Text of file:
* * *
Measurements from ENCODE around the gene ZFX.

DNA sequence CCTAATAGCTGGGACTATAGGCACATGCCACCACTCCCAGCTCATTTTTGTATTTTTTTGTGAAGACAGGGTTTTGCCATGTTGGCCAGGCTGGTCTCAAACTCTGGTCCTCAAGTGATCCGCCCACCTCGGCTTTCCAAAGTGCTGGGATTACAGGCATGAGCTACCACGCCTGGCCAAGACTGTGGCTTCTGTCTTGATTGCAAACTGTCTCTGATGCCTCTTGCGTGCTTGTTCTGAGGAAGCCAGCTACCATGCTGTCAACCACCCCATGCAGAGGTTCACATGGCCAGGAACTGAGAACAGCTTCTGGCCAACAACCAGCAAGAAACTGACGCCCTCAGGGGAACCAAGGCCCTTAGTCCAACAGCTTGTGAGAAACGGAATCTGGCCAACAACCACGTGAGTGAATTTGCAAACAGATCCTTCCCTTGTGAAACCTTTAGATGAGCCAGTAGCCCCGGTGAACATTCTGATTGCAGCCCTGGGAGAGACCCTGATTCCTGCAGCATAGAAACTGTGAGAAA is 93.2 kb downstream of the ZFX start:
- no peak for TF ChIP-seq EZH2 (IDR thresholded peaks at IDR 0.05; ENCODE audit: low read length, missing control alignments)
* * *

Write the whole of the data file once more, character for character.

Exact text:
Measurements from ENCODE around the gene ZFX.

DNA sequence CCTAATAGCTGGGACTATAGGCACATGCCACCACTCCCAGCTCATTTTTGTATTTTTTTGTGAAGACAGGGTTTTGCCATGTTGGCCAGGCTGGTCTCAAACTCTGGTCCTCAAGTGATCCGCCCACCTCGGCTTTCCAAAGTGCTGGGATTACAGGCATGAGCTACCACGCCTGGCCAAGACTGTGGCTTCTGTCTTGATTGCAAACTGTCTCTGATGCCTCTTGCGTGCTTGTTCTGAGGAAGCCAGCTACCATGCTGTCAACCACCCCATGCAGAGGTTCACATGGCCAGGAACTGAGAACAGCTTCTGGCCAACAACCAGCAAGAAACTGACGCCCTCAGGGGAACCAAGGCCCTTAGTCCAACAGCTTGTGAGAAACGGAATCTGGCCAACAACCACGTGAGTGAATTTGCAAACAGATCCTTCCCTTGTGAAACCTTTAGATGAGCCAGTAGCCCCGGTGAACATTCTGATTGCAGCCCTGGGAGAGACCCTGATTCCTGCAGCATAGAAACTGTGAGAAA is 93.2 kb downstream of the ZFX start:
- no peak for TF ChIP-seq EZH2 (IDR thresholded peaks at IDR 0.05; ENCODE audit: low read length, missing control alignments)